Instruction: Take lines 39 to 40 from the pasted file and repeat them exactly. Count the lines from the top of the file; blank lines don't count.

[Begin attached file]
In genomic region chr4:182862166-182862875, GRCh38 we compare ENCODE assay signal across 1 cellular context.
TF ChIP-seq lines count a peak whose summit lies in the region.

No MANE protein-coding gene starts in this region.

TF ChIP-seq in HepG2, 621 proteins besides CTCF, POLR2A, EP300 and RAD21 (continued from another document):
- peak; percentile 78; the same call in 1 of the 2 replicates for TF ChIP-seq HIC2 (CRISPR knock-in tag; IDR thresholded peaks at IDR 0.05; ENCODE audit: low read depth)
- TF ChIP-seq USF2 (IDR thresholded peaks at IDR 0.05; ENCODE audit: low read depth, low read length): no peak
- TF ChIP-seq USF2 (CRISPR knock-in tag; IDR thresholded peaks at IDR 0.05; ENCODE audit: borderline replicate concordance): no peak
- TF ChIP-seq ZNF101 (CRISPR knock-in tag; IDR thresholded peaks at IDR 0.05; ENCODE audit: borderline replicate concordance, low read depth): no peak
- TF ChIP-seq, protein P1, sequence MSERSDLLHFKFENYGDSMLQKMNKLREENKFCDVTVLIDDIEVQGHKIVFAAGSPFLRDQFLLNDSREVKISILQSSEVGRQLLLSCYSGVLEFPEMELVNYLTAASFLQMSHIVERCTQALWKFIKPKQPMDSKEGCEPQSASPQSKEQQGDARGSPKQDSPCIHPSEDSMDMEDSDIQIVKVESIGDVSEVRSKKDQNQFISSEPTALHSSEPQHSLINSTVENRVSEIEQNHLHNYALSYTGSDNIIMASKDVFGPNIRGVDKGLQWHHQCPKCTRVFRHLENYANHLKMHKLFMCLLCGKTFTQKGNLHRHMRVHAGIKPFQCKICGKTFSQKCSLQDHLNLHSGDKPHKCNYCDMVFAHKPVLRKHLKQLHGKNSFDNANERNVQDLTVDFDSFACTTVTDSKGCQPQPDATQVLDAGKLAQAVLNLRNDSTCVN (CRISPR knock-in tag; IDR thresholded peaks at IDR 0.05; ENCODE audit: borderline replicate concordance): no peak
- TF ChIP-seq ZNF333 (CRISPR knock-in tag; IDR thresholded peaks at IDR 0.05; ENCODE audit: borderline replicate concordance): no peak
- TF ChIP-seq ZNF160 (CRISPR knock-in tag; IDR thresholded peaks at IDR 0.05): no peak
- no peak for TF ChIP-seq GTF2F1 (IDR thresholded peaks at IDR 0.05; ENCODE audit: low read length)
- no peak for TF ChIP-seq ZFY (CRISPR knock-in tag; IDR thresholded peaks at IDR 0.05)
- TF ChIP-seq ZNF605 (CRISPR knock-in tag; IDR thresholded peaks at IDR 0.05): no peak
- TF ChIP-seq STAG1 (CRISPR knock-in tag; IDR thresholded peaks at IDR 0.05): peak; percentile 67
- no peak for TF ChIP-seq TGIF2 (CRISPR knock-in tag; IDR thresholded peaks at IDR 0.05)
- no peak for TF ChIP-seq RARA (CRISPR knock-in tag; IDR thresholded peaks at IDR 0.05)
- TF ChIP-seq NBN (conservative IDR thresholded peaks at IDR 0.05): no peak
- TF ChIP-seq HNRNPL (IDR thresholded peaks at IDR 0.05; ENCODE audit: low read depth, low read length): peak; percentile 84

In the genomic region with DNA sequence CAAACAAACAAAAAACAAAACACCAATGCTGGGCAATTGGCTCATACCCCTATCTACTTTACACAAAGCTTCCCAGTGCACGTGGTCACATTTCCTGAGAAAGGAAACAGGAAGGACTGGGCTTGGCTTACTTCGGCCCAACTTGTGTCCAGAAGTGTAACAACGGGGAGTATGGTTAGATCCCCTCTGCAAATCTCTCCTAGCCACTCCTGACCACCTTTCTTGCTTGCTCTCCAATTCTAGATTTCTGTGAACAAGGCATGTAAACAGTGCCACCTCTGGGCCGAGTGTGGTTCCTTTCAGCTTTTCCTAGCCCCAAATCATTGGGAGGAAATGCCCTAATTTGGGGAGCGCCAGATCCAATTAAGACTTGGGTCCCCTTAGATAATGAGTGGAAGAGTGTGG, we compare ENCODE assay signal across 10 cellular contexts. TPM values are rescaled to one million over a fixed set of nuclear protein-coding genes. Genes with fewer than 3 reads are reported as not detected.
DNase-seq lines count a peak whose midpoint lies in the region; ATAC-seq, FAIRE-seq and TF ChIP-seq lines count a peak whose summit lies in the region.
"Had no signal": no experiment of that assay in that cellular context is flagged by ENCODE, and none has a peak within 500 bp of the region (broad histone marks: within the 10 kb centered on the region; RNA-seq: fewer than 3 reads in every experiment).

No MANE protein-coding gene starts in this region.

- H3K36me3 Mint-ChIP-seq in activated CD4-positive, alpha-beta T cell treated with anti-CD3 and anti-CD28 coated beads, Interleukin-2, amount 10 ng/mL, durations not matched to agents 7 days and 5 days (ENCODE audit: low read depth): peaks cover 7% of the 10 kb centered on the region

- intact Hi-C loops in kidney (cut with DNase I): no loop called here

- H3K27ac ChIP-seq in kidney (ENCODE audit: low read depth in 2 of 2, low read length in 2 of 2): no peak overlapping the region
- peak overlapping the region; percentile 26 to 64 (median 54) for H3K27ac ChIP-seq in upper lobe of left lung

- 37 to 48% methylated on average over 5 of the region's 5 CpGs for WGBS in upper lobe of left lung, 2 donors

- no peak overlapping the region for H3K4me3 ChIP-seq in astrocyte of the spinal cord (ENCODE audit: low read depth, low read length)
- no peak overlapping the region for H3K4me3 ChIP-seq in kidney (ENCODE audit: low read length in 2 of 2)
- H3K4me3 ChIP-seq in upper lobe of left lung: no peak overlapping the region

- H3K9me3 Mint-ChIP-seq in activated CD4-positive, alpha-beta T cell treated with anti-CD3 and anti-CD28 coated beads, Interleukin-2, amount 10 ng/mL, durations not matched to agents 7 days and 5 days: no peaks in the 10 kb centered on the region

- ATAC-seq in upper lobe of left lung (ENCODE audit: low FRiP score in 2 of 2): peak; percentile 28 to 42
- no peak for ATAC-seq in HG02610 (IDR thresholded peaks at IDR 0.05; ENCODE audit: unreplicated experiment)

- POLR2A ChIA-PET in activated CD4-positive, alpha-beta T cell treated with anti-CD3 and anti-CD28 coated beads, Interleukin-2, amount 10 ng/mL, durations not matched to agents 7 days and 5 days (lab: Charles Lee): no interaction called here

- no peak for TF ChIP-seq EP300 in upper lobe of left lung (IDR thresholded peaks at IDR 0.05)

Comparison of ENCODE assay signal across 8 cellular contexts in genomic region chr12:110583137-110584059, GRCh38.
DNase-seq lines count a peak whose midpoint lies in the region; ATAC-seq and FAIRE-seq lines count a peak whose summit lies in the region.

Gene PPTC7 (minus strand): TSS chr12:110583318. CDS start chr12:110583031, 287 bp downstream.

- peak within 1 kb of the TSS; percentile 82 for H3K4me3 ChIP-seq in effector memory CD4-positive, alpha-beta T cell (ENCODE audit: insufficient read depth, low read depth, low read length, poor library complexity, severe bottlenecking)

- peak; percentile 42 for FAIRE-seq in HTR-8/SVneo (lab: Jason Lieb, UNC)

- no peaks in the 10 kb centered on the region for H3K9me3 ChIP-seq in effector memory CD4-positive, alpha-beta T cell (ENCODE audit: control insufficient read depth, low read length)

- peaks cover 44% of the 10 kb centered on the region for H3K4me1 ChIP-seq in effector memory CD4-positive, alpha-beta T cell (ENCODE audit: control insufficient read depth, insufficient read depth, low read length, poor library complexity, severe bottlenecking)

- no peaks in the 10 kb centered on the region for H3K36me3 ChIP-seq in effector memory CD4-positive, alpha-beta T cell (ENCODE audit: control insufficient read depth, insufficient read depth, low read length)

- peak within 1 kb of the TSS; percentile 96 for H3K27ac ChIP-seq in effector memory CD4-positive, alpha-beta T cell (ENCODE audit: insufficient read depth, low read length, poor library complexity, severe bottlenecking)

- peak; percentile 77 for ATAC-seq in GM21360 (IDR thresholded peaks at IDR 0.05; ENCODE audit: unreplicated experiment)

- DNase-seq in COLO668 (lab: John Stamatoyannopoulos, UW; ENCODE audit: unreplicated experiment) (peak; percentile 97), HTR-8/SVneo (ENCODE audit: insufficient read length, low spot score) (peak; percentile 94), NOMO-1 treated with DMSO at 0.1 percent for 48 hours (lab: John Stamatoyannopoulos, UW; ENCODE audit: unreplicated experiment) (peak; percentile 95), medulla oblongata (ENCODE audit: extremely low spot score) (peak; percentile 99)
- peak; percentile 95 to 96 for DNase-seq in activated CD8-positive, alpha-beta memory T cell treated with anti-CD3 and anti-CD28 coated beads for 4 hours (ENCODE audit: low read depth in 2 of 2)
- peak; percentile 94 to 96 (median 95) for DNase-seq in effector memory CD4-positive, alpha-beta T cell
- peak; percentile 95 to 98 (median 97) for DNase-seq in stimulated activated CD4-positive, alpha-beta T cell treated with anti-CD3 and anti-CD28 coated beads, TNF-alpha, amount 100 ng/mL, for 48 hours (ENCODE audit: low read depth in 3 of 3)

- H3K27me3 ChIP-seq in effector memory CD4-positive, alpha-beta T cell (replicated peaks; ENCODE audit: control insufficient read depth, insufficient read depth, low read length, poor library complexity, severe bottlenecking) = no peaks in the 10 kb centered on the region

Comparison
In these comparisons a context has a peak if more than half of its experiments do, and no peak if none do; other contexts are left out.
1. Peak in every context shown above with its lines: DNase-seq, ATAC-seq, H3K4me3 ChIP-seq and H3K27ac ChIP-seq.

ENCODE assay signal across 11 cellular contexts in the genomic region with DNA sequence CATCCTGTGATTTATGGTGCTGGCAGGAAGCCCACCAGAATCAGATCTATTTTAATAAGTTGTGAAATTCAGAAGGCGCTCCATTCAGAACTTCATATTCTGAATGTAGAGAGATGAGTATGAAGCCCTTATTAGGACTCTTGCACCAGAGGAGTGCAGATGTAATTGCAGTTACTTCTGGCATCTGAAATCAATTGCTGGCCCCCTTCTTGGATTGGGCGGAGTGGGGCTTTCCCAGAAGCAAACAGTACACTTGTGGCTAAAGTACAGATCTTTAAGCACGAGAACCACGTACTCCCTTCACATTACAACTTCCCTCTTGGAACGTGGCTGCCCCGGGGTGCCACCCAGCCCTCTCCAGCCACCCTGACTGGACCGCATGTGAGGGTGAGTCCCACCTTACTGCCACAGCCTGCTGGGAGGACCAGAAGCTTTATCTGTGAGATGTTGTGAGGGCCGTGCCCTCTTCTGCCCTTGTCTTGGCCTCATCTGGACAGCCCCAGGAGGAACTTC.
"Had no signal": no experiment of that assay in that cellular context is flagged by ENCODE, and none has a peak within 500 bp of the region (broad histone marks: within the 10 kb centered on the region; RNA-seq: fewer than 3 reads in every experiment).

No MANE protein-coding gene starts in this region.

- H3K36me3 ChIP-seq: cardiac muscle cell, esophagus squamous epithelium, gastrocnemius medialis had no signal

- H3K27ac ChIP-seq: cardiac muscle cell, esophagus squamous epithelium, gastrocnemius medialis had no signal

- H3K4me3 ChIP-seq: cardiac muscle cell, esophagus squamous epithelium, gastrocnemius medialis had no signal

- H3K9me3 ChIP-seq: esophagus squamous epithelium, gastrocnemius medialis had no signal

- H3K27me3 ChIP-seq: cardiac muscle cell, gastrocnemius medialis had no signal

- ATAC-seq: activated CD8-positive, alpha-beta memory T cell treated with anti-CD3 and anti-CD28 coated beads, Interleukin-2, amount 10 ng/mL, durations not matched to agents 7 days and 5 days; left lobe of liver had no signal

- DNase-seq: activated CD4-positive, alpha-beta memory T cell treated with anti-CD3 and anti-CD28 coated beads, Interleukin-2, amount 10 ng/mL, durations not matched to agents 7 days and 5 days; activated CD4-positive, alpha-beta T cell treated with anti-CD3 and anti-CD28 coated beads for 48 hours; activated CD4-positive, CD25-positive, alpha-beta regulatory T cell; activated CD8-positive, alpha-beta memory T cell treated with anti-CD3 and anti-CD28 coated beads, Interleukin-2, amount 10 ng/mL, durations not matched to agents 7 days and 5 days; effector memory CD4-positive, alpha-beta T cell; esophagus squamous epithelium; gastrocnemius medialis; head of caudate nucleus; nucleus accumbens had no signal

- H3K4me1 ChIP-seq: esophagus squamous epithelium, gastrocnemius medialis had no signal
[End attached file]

Gene PPTC7 (minus strand): TSS chr12:110583318. CDS start chr12:110583031, 287 bp downstream.

- peak within 1 kb of the TSS; percentile 82 for H3K4me3 ChIP-seq in effector memory CD4-positive, alpha-beta T cell (ENCODE audit: insufficient read depth, low read depth, low read length, poor library complexity, severe bottlenecking)